As far the downright coolest professions go, taking the streets as a ninja must be in the top few. Probably alongside footballer, Formula 1 driver, and Scarlett Johansson’s personal trainer. Essentially being a ninja is considered an incredibly interesting past time. Hence it crops up in the gaming world time and time again.
While Ninja Blade may look similar in style to the tricky Ninja Gaiden series, there’s little in the manner of similarities between the pair. While the latter concentrates on creating a superbly crafted battle system, the former aims for sheer excess.
The closest title currently on the market to Ninja Blade is undoubtedly the God of War titles, which Ninja Blade borrows from quite heavily indeed. Most notably with the constant utilisation of Quick Time Events.
Barely a minute goes by without some form of QTE breaking up the action. Whether it be taking down a multi-storey behemoth - and there are plenty of those to contend with - or simply running down the side of a skyscraper, wasting enemies as you head downwards, huge button shaped icons can appear on screen at any second.
As frustrating as their constant appearances can be, somehow they simply seem to fit in perfectly. As Ninja Blade is far from realistic, making well timed button presses as your ninja arcs through the air, hacking and slashing an enemy a thousand times bigger than himself is certainly an enjoyable experience.
Not all your enemies are hefty things mind. You’ll still have ample use of the two face buttons controlling close and long range attacks as you contend with groups of enemies that try to halt your progress. It’s certainly a long way from the depth offered in combat in the Ninja Gaiden games, but it’s still easily considered a lot of fun.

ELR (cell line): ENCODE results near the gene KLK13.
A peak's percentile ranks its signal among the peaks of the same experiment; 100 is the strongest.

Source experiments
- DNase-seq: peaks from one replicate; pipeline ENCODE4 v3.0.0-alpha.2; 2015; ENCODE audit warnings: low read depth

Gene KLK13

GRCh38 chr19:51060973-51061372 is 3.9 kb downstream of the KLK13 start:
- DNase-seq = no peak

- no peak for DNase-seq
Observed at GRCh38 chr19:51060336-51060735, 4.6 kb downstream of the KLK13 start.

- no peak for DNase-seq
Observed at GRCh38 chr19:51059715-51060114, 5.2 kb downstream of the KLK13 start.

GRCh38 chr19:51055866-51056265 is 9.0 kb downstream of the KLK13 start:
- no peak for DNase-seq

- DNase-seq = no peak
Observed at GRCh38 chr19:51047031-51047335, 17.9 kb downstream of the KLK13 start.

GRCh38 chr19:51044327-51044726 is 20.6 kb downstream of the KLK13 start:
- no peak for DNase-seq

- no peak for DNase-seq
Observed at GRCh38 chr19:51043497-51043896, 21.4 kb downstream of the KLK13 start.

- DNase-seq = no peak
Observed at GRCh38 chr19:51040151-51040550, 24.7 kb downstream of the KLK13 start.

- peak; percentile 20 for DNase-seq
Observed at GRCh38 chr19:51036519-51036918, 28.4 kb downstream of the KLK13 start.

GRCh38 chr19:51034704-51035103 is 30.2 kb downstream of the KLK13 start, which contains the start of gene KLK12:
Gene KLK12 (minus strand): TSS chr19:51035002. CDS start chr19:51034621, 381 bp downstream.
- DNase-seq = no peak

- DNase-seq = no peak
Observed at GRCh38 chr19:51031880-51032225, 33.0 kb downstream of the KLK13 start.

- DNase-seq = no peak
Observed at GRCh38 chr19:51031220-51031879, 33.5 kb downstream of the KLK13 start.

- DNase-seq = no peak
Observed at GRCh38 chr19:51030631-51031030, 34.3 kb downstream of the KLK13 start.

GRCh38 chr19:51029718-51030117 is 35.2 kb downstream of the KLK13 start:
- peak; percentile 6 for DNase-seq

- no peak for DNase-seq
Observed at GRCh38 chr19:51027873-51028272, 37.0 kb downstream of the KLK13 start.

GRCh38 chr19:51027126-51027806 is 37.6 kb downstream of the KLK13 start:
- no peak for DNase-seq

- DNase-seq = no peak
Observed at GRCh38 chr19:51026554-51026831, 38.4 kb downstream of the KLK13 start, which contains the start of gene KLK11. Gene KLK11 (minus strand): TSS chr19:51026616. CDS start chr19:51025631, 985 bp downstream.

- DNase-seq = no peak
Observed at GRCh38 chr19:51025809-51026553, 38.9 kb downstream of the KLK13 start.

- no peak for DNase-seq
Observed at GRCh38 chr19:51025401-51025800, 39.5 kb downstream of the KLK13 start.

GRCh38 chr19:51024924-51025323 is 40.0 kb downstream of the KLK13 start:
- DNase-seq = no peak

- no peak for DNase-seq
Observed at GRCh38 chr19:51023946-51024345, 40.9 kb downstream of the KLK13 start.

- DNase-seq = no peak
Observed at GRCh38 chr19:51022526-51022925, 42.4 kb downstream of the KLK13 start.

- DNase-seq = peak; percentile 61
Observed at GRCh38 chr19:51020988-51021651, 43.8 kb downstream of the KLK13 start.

What aren’t quite as top notch are the Prince of Persia esque platforming sections. The main one you’ll use is the basic wall run to avoid huge chasms. The only problem is that these are incredibly easy to miss thanks to a camera system which sits far too close to the ground, leaving you plummeting thousands of feet over and over again.
Equally, the visuals are, on average, sub par. While the cityscapes can look quite attractive, particularly during a fast paced QTE, the rest of the game suffers from some quite poor visuals. Worst of all has to be the fire effects which look like they are from a title released well over a decade ago.
What does act much to Ninja Blade’s benefit is the sheer pace of the game. There’s barely a second's respite due to the game's insistence that you rush on to the next area, usually involving yet another QTE and a batch of enemies to slaughter. If it’s real pure action you’re after, this one is for you.
Ninja Blade might not have all the facets of a top class title, and its reliance on QTE’s might irritate some. But there’s no denying that this is a fast-paced action packed romp that simply can't fail but excite.
It might not last long enough to be a real must buy, and the visuals are a step below what we’d expect. But this is certainly one to try.
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